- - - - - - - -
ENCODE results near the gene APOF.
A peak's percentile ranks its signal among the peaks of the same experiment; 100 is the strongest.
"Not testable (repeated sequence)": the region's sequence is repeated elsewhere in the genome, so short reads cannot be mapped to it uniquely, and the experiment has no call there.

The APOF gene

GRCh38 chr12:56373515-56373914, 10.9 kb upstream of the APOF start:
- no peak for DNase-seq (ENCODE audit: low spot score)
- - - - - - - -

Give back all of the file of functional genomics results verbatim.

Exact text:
ENCODE results near the gene APOF.
A peak's percentile ranks its signal among the peaks of the same experiment; 100 is the strongest.
"Not testable (repeated sequence)": the region's sequence is repeated elsewhere in the genome, so short reads cannot be mapped to it uniquely, and the experiment has no call there.

The APOF gene

GRCh38 chr12:56373515-56373914, 10.9 kb upstream of the APOF start:
- no peak for DNase-seq (ENCODE audit: low spot score)